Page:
North Korea has accused the UN agency responsible for regulating atomic energy of being a puppet of hostile countries after a new report said the isolated nation's nuclear weapons stockpile was breaking international law.
Pyongyang has gradually built an atomic stockpile after abandoning the Non-Proliferation Treaty in 2003, and has tested several nuclear bombs in the years since.
Since Kim Jong Un took over from his father as the country's supreme leader, North Korea's military has made rapid strides in its nuclear weapons and ballistic missile programmes, and has been subjected to increasingly strict international sanctions as a result.
The International Atomic Energy Agency, whose inspectors have not been allowed into the country for more than a decade, said Wednesday that Pyongyang's weapons programme was "deeply regrettable."
North Korea's nuclear activities "remain a cause for serious concern," said agency chief Rafael Mariano Grossi in a report to the UN General Assembly.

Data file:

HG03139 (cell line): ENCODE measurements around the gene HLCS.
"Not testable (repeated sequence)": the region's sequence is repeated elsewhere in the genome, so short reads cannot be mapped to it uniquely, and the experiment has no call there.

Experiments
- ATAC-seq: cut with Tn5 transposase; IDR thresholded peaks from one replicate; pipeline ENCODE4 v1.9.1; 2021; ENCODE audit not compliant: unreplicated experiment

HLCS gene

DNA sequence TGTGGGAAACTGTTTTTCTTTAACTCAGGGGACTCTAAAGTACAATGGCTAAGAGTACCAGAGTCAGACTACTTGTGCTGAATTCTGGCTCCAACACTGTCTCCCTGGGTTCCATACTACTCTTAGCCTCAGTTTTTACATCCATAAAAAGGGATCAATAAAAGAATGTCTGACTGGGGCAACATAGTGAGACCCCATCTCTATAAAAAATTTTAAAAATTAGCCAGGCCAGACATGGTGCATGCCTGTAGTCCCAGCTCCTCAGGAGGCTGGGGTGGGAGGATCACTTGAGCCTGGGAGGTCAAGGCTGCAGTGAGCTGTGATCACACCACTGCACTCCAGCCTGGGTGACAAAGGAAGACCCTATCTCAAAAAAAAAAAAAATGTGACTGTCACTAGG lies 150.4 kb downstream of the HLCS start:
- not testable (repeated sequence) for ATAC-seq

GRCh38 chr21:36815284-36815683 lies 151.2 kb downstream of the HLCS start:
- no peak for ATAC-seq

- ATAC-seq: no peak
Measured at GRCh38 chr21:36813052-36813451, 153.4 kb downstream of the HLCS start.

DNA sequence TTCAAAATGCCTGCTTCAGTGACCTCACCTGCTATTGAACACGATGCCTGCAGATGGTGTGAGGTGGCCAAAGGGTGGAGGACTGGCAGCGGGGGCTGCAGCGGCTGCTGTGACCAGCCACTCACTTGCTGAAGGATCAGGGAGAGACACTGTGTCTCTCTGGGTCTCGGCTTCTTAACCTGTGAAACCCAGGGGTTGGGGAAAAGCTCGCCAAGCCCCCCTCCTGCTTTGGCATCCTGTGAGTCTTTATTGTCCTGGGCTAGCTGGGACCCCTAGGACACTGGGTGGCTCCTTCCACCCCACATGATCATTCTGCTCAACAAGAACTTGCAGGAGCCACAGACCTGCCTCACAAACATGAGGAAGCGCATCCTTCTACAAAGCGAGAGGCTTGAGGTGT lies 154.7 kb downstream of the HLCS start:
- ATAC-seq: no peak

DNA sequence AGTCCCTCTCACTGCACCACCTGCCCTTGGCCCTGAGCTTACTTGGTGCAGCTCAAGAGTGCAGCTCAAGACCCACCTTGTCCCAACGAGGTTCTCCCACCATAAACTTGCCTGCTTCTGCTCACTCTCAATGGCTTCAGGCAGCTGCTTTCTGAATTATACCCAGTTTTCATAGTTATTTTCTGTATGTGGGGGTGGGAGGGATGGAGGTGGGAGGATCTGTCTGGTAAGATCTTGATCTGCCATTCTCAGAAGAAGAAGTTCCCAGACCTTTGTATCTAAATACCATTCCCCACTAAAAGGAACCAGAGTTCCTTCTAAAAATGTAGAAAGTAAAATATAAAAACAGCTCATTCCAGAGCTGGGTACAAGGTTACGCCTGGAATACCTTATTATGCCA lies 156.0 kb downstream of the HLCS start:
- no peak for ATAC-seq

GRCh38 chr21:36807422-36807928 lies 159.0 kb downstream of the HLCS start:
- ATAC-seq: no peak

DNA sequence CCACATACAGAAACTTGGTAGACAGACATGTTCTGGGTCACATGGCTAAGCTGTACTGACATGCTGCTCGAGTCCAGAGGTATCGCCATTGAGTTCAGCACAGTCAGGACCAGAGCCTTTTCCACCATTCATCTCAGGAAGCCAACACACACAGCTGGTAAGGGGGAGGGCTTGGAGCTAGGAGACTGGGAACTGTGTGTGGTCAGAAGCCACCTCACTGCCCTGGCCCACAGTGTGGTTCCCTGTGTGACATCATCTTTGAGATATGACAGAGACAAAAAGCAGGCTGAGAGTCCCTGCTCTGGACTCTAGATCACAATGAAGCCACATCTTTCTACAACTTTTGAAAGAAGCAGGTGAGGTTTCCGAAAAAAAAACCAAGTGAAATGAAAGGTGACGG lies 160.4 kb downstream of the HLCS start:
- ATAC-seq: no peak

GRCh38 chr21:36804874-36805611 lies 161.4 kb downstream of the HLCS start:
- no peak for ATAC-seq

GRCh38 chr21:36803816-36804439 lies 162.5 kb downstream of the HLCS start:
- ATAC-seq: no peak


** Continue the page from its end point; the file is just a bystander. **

Pyongyang's ambassador to the UN hit back later in the same forum, telling other diplomats that the IAEA's report was "grossly distorted."
"The IAEA is no more than a political tool of the Western countries," he said, adding that the body was "a marionette dancing to the tune of the hostile forces" against North Korea.
Nuclear talks between North Korea and the US have been deadlocked since the collapse of a summit between Kim and President Donald Trump in Hanoi early last year.
North Korea is widely believed to have continued to develop its arsenal -- which it says it needs to protect itself from a US invasion -- throughout the discussions.
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